Do You Need Patent Insurance?

Start-ups can now get
Insurance against lawsuits
Brought by patent trolls

As we recently discussed, the filing of new patent infringement lawsuits significantly declined in the third quarter of 2014. Although it’s too early to tell whether this is a trend or just a blip, what is clear is that a majority (85%) of new patent infringement cases in the high-tech realm continue to be brought by non-practicing entities – NPEs, or so-called “patent trolls. Start-up companies, in particular, are rightly concerned about the costs and risks of defending patent infringement suits. Unlike larger and more established firms, they lack “deep pockets” and can ill afford legal fees and settlement costs. One potential new solution is being offered by a patent aggregator, RPX Corp. As reported in publications like the Wall Street Journal, RPX offers two forms of protection:

· It buys patents (4,900 so far) and licenses them to its members so they can’t be sued for infringement of those patents.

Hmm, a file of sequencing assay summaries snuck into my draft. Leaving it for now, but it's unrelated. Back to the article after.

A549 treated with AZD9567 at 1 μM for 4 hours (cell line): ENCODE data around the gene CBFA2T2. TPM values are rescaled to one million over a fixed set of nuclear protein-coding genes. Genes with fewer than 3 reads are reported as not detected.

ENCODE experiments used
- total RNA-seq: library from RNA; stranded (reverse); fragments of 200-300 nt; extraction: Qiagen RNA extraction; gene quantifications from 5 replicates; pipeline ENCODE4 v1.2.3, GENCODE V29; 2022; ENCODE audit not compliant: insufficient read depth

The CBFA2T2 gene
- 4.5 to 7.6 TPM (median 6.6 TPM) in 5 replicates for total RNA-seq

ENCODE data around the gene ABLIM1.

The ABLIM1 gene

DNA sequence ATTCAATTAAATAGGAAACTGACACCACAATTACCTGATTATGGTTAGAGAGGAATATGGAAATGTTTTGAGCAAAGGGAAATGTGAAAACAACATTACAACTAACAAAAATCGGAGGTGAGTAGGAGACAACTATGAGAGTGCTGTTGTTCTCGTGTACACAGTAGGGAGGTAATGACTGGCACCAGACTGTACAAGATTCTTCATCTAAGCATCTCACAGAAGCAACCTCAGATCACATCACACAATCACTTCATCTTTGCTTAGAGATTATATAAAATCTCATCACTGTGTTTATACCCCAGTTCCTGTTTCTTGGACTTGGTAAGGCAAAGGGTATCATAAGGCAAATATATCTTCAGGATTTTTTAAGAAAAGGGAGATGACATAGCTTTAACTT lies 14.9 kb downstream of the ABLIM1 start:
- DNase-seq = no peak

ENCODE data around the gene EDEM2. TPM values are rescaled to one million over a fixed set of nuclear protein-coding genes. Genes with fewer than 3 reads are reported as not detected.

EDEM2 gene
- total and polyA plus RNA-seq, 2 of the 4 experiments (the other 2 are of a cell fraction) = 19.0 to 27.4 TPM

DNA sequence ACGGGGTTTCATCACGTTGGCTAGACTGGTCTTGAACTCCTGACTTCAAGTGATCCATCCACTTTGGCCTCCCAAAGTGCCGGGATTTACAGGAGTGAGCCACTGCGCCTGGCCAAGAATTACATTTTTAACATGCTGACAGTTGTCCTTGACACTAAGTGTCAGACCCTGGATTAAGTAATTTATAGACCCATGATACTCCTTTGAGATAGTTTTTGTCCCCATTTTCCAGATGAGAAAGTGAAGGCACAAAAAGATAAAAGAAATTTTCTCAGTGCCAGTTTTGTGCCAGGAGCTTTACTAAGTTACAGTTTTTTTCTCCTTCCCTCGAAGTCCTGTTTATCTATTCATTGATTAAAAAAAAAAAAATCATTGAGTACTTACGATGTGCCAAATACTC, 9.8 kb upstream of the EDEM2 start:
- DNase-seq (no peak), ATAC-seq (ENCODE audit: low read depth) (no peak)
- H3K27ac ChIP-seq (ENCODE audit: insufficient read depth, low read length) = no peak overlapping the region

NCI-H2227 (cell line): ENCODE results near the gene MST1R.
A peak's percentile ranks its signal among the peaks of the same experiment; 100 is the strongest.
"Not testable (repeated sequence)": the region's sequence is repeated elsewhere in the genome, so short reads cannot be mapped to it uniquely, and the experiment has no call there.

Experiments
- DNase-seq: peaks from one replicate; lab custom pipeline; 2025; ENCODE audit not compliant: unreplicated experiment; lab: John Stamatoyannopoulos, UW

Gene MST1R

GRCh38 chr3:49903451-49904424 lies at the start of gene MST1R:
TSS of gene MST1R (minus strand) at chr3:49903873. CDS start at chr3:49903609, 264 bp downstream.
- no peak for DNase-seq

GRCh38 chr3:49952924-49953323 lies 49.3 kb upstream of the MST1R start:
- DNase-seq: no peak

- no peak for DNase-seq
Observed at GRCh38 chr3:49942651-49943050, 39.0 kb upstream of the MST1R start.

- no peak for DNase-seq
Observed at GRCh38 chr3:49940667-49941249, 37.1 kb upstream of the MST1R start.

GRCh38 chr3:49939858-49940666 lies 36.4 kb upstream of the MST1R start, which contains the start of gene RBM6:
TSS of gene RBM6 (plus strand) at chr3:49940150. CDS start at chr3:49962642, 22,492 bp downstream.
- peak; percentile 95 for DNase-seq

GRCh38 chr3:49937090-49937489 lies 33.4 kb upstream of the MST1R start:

· It offers patent infringement suit insurance to both startups and larger companies.

The start-up insurance is intended for companies with less than $20 million in revenues (including start-ups that have no revenue yet). Limits of up to $10 million per year cover patent lawsuits brought by most NPEs in US federal courts. The start-up policies include a deductible-like self-insured retention of at least $25,000. Policies start at $7,500 per $1 million in coverage.

Another company that provides IP insurance is IPISC, which says it’s the industry leader in intellectual property insurance. According to IPISC’s website:

“Without IPISC’s risk management products, many companies would not be able to afford to protect their IP, which could lead to business failure or acceptance of onerous licensing agreement terms at great detriment to long-term profitability.”

IPISC says that the average patent lawsuit costs each side about $2.5 million in legal fees and expenses. RPX says the average cost of a patent infringement case for companies with less than $50 million per year in revenue is $238,000. As we noted recently, in the past several years there’s been an upward trend in the size of jury verdicts in patent cases, including some topping $1 billion. Thus, patent insurance may be a wise choice for a company seeking to mitigate its risks.

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